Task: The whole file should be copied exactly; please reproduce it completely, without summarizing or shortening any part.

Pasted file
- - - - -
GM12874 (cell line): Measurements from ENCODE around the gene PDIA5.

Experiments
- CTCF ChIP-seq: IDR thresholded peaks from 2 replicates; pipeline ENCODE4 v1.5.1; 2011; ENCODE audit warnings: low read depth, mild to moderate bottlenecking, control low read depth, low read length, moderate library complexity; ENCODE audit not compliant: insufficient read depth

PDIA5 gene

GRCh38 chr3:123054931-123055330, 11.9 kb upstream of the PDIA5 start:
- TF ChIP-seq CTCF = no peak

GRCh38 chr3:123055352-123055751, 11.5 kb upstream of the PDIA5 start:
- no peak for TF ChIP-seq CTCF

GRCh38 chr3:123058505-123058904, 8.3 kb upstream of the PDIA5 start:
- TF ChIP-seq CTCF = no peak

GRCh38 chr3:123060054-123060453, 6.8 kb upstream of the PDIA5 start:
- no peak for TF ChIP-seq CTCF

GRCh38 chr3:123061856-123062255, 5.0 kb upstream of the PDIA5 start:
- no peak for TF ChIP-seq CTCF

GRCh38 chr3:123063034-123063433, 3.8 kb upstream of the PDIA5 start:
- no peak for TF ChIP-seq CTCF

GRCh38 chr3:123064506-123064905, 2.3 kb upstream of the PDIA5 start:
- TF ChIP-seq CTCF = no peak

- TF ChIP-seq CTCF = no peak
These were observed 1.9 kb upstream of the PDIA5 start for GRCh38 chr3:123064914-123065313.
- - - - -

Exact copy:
GM12874 (cell line): Measurements from ENCODE around the gene PDIA5.

Experiments
- CTCF ChIP-seq: IDR thresholded peaks from 2 replicates; pipeline ENCODE4 v1.5.1; 2011; ENCODE audit warnings: low read depth, mild to moderate bottlenecking, control low read depth, low read length, moderate library complexity; ENCODE audit not compliant: insufficient read depth

PDIA5 gene

GRCh38 chr3:123054931-123055330, 11.9 kb upstream of the PDIA5 start:
- TF ChIP-seq CTCF = no peak

GRCh38 chr3:123055352-123055751, 11.5 kb upstream of the PDIA5 start:
- no peak for TF ChIP-seq CTCF

GRCh38 chr3:123058505-123058904, 8.3 kb upstream of the PDIA5 start:
- TF ChIP-seq CTCF = no peak

GRCh38 chr3:123060054-123060453, 6.8 kb upstream of the PDIA5 start:
- no peak for TF ChIP-seq CTCF

GRCh38 chr3:123061856-123062255, 5.0 kb upstream of the PDIA5 start:
- no peak for TF ChIP-seq CTCF

GRCh38 chr3:123063034-123063433, 3.8 kb upstream of the PDIA5 start:
- no peak for TF ChIP-seq CTCF

GRCh38 chr3:123064506-123064905, 2.3 kb upstream of the PDIA5 start:
- TF ChIP-seq CTCF = no peak

- TF ChIP-seq CTCF = no peak
These were observed 1.9 kb upstream of the PDIA5 start for GRCh38 chr3:123064914-123065313.